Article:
Most leaders consider themselves to be open-minded and willing to hear new ideas or try a different process. However, self-reflection may reveal that (if we are honest), most of us (myself included) are often only open to the new ideas around topics and beliefs we are not overly attached or invested in.
For example, most of us would welcome a new idea on the best way to climb Mt. Everest vs a new idea on how to best motivate your employees. This happens because our opinions or beliefs are part of our identity, which means that when we allow competing or differing opinions space in our brains, it can feel like an attack on who we are.
We may even feign ‘openness’ with leading questions designed to lead people back to our opinion, without taking the time to truly understand their idea or point of view. If we want to be effective as leaders (as well as better friends, parents or any other role we play) we must decide to be genuinely more curious and less critical.
A young child asks questions because she genuinely wants to learn and is still in the process of forming her opinions and beliefs. As adults many of our opinions and beliefs stem from our own experiences ranging from things we learned from our parents to debates in college classrooms to successes and failures in our businesses. Collectively, these experiences can cause us to form biases and to make assumptions without ‘testing’ those assumptions. And if we are unaware of our biases, we ignore any evidence that threatens our assumptions and opinions.
True growth and wisdom is the result of continual learning. When we have new information, we should feel an obligation to question whether we should "change our minds." That is what learning is! To stubbornly cling to a belief in the face of clear and mounting evidence to the contrary (which happens often. See my last article on CEO disease) is the opposite of growth and learning. True curiosity can be an antidote to stubborn resistance.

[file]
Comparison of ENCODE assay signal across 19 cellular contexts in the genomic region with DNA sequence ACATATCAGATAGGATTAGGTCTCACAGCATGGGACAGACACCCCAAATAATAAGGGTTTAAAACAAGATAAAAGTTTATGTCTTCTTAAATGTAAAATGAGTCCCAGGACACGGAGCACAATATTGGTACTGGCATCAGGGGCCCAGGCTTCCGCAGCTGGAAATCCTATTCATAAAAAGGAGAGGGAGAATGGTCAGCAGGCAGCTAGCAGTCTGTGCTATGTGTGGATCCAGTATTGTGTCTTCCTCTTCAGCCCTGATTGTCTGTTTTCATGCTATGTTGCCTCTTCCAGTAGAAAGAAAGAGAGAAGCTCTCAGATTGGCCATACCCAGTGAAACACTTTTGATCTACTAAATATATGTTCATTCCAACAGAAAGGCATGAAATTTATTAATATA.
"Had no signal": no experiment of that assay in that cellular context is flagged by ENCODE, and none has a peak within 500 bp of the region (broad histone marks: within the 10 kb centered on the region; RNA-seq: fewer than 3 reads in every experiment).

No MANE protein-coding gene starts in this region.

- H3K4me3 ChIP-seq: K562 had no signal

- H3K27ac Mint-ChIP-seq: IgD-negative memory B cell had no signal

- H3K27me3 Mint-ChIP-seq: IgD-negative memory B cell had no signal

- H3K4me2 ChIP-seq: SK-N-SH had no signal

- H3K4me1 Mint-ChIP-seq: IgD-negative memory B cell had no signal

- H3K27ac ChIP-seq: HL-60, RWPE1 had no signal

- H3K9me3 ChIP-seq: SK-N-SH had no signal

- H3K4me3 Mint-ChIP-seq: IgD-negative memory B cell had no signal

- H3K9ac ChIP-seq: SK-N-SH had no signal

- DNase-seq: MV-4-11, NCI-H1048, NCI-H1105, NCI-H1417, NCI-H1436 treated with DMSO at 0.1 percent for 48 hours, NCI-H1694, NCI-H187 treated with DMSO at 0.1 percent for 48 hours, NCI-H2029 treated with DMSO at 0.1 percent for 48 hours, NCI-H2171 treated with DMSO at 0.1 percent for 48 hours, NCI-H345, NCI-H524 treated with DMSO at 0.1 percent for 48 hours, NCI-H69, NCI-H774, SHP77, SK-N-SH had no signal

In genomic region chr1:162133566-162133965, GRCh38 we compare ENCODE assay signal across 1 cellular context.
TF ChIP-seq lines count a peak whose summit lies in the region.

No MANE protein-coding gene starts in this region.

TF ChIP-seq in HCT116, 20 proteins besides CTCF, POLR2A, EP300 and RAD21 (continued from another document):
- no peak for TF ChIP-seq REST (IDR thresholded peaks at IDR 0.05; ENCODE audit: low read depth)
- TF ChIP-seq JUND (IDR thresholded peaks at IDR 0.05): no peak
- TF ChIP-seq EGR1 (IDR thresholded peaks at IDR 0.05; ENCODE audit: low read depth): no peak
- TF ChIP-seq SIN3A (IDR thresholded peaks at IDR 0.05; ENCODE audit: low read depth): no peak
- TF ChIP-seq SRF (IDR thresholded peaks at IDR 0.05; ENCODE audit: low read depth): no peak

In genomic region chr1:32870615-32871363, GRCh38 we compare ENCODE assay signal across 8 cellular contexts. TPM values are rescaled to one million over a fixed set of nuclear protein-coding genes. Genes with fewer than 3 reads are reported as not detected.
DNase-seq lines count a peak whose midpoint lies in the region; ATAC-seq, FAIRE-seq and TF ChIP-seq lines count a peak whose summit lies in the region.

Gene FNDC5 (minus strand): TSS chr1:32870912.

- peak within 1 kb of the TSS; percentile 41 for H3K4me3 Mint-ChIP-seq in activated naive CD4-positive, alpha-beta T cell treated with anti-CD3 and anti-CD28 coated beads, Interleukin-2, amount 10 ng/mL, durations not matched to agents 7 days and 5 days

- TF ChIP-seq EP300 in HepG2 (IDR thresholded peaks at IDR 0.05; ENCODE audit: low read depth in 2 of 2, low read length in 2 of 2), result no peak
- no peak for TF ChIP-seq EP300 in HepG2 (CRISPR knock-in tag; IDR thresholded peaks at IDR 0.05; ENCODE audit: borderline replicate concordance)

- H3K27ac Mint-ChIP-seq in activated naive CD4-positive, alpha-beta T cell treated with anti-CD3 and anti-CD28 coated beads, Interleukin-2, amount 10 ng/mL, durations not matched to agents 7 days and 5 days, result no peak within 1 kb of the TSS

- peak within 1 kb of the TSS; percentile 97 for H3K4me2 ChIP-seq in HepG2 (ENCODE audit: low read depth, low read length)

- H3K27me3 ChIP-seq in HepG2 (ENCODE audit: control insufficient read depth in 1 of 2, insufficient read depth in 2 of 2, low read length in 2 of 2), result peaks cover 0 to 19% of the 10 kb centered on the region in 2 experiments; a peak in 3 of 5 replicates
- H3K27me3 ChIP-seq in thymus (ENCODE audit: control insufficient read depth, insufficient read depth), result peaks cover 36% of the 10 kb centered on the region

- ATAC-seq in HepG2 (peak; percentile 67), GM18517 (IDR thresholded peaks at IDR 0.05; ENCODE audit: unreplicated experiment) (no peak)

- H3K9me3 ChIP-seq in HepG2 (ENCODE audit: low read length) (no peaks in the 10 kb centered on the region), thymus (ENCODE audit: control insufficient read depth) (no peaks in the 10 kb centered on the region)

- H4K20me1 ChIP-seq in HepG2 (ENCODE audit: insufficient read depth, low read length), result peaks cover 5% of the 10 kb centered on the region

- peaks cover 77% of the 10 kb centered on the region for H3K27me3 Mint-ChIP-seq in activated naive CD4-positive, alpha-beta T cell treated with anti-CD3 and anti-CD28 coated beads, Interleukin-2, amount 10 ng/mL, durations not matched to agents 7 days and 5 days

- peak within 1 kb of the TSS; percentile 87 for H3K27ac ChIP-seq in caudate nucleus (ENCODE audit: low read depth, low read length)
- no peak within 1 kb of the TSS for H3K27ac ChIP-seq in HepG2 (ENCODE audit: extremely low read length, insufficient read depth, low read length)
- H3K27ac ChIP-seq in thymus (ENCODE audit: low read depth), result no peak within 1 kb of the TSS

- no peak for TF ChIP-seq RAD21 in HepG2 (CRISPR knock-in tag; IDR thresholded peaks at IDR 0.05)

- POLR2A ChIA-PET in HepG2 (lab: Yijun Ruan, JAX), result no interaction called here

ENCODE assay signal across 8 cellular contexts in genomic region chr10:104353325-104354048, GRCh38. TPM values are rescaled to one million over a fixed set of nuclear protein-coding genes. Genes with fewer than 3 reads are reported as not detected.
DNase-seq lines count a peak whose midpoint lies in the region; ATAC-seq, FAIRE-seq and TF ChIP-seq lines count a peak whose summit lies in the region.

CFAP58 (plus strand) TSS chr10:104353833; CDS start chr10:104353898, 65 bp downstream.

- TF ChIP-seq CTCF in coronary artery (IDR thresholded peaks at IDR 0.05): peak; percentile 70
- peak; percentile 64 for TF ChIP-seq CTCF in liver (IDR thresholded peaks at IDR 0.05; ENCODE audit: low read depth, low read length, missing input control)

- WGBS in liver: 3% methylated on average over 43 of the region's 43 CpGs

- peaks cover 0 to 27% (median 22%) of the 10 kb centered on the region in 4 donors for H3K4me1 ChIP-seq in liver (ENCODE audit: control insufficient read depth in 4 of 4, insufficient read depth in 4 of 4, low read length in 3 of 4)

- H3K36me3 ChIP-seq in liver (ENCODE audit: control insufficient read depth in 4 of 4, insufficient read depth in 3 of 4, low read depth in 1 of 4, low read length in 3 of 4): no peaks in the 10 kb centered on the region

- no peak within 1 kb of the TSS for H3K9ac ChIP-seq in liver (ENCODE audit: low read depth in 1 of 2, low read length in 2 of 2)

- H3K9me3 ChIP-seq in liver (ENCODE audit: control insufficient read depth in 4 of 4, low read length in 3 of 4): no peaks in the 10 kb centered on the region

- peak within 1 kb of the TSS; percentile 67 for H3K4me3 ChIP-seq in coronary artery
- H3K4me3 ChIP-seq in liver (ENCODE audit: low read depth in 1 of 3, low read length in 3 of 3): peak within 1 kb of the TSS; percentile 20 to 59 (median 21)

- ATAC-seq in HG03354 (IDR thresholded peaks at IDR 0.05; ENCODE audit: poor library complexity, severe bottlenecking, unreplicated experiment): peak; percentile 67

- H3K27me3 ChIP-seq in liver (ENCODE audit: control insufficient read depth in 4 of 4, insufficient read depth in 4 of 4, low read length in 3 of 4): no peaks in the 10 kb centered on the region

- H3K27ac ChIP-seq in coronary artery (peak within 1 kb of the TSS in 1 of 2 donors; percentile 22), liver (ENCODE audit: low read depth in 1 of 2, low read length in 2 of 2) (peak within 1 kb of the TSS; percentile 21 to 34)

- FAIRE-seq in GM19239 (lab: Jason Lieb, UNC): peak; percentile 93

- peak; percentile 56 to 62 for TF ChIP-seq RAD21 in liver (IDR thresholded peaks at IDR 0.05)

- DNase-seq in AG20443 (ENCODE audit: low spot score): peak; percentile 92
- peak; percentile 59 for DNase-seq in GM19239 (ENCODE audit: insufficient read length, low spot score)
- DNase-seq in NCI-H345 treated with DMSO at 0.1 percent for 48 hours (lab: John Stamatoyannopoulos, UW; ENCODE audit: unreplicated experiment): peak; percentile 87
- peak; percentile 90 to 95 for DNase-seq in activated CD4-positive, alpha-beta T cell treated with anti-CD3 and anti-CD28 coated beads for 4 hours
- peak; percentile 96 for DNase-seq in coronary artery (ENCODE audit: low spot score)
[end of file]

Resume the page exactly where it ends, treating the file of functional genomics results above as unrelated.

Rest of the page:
In a recent conversation with Susan Scott, she recommended the book, "How to Have Impossible Conversations" by Peter Boghossian and James Lindsay. In it, the authors coin the term “the Unread Library Effect” to refer to our tendency as humans to believe we know more than we actually know.
If we want to be better leaders, parents, and community members; we must begin by examining our own hearts and minds and unearth long held biases and beliefs that are no longer true (and perhaps never were) or no longer serve us well. It is important to remember that our brains are hardwired to seek confirmation of our beliefs, not to take in any new information that dispels our beliefs.
It is also important to understand the difference between facts and truths. Truths are often closer to opinions than facts. My truths may not be the same as those of my daughters, my colleagues or employees. Learning to truly be curious about the beliefs or truths of others and to work toward understanding (which does not mean agreement) and being open to changing our own beliefs and opinions can open doors both professionally and personally.
In a recent clarity break, I realized that I am open-minded about most things. I also realized that I have much work to do in a few areas where my identity is wrapped up in a handful of ideas and beliefs. When I enter into conversations that challenge those, I immediately go into response mode (jump right into critical) instead of understanding (Stephen Covey’s second habit: Listen with the intent to understand, not the intent to respond).
My challenge to all of us is to recognize our hard-wiring that seeks to confirm our long-held beliefs and biases (acknowledging you have them is a huge first step) and lean into the discomfort of questioning our deep-seeded truths and beliefs. Real growth happens once we get uncomfortable and genuinely curious about the world around us.
Cheri Kuhn is a Professional EOS Implementer and founder of the Perfect Planner. Read her leadership blogs at traction-advantage.com/news/.